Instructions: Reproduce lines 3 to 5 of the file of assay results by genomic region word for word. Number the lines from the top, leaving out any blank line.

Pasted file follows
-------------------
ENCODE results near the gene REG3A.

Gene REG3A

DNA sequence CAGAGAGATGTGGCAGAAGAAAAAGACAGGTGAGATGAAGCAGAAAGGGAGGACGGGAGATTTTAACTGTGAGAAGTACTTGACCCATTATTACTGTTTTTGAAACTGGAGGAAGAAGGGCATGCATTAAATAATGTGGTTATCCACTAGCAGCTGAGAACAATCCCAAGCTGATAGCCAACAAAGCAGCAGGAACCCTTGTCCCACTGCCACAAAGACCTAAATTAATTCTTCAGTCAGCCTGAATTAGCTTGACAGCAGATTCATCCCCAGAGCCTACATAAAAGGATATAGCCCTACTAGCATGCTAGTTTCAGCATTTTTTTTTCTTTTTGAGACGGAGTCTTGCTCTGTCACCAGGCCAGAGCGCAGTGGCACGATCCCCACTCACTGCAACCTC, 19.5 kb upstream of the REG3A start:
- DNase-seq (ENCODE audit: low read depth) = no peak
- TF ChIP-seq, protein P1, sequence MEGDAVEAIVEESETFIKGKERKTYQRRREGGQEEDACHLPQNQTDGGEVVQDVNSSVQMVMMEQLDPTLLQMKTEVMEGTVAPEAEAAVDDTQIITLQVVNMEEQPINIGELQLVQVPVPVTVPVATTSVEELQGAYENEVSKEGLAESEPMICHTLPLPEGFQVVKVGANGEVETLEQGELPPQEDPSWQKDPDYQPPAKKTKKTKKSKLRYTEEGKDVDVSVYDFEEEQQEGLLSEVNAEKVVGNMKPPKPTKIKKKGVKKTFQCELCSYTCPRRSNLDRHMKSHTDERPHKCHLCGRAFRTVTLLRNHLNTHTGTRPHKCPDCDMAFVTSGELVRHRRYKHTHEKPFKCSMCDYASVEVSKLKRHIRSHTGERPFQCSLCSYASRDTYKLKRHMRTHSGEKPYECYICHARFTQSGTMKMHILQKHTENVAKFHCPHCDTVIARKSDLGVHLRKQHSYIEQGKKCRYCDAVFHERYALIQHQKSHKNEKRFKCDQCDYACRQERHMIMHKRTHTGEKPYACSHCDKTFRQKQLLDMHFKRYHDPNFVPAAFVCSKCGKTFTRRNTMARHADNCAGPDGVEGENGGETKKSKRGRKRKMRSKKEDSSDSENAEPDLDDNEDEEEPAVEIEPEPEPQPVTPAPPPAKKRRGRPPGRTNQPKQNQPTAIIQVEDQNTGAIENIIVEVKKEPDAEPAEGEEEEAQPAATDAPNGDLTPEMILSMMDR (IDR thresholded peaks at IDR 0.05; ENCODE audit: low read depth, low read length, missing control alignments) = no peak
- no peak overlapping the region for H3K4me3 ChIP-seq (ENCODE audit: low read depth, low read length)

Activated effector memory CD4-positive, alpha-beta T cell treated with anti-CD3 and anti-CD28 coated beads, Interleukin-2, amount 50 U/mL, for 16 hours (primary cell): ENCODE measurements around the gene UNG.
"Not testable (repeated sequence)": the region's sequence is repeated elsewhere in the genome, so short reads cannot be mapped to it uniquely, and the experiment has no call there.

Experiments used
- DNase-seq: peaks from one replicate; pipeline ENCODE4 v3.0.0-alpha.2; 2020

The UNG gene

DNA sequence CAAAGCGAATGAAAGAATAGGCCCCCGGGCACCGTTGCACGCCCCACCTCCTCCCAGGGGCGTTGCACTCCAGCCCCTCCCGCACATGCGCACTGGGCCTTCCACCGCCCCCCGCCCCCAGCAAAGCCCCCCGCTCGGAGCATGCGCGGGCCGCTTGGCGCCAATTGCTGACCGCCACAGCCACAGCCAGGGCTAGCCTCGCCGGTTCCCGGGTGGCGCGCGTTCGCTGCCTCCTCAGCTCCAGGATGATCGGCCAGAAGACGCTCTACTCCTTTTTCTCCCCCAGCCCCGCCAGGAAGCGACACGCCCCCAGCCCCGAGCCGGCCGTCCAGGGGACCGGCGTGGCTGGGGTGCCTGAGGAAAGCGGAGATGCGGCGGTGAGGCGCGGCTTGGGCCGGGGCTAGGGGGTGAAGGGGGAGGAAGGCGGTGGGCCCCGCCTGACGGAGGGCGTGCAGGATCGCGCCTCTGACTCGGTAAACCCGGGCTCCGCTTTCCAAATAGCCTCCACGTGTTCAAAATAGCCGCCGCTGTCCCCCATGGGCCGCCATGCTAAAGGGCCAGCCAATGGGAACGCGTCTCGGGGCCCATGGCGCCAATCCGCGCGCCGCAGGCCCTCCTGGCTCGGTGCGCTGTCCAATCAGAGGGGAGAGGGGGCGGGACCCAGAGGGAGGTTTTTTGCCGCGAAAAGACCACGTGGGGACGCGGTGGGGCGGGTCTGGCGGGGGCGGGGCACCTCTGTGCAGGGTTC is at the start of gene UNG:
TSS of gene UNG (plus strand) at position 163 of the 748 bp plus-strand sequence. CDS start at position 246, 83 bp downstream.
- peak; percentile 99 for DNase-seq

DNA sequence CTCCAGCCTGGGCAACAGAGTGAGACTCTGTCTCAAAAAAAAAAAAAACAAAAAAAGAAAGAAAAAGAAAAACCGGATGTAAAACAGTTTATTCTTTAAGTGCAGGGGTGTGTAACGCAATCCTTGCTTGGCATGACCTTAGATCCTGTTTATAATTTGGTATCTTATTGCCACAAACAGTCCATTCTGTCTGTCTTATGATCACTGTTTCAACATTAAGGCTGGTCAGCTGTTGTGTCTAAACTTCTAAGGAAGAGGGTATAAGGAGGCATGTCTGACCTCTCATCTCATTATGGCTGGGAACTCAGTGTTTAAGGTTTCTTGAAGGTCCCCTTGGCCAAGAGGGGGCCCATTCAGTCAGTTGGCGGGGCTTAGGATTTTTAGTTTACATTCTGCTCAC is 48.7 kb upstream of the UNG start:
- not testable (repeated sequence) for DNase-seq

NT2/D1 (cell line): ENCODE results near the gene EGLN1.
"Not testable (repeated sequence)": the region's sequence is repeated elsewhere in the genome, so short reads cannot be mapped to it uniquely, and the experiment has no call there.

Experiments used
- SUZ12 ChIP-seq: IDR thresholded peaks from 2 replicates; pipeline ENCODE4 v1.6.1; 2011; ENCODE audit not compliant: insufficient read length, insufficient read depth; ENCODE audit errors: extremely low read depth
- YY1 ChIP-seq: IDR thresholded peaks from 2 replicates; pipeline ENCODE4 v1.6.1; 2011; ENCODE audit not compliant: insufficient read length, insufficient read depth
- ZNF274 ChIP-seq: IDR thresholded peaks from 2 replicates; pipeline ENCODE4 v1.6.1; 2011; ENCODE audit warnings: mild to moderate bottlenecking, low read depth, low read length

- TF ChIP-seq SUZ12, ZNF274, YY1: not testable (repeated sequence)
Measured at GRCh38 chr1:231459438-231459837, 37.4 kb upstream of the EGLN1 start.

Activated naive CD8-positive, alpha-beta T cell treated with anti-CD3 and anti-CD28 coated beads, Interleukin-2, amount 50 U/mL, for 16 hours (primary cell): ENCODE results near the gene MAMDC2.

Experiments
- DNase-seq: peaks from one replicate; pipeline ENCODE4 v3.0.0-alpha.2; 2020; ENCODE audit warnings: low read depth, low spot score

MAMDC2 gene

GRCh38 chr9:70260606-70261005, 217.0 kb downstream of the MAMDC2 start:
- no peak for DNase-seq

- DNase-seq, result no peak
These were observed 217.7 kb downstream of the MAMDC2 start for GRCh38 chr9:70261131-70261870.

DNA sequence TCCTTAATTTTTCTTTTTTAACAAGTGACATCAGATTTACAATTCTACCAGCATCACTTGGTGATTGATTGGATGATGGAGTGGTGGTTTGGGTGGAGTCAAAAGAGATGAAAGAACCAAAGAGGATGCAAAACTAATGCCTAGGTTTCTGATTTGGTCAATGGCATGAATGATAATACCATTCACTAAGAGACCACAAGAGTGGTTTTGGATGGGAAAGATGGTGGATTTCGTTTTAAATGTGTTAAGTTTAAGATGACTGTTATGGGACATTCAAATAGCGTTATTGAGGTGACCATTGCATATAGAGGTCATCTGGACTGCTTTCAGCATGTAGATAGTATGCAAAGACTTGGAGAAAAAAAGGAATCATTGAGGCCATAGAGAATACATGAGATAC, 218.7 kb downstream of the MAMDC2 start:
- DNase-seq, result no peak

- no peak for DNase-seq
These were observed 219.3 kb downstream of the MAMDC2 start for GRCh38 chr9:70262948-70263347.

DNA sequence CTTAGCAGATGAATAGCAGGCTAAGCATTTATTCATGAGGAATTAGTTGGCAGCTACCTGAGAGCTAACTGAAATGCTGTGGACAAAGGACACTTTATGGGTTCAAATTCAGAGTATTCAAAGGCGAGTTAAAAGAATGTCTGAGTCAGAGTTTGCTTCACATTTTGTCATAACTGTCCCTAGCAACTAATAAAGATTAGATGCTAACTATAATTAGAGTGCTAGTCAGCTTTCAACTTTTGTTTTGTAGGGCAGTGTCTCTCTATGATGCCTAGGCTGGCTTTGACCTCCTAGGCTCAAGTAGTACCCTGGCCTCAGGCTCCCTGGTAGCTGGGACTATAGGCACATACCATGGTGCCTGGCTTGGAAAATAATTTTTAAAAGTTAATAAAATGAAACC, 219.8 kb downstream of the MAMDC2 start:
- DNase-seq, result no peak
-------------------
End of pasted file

DNA sequence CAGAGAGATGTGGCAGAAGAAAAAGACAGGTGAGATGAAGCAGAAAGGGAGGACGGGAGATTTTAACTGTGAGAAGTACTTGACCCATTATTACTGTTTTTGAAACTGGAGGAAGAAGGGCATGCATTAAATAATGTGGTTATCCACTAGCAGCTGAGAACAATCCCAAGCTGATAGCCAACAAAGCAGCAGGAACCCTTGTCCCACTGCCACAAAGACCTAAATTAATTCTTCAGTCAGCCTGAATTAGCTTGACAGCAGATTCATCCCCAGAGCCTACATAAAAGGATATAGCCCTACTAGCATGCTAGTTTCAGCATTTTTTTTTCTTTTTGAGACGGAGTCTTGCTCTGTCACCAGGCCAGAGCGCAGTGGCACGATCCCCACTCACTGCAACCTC, 19.5 kb upstream of the REG3A start:
- DNase-seq (ENCODE audit: low read depth) = no peak
- TF ChIP-seq, protein P1, sequence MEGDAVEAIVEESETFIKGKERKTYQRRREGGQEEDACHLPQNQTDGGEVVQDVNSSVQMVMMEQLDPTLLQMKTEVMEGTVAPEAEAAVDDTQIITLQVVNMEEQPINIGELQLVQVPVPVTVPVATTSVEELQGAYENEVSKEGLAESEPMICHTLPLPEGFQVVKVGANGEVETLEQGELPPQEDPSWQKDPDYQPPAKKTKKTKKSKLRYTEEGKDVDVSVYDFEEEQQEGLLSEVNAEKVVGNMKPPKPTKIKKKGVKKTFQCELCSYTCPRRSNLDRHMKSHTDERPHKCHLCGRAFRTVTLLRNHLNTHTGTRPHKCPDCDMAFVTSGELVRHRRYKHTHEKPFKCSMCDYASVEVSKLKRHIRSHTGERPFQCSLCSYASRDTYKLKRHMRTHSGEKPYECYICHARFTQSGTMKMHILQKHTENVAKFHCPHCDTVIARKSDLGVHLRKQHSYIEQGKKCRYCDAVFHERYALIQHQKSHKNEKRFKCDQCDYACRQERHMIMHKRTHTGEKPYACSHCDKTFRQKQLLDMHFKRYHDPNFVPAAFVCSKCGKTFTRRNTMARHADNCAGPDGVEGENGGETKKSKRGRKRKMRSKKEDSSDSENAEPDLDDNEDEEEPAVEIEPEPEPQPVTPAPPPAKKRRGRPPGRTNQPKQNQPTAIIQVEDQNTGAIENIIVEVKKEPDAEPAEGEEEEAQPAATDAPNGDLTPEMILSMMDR (IDR thresholded peaks at IDR 0.05; ENCODE audit: low read depth, low read length, missing control alignments) = no peak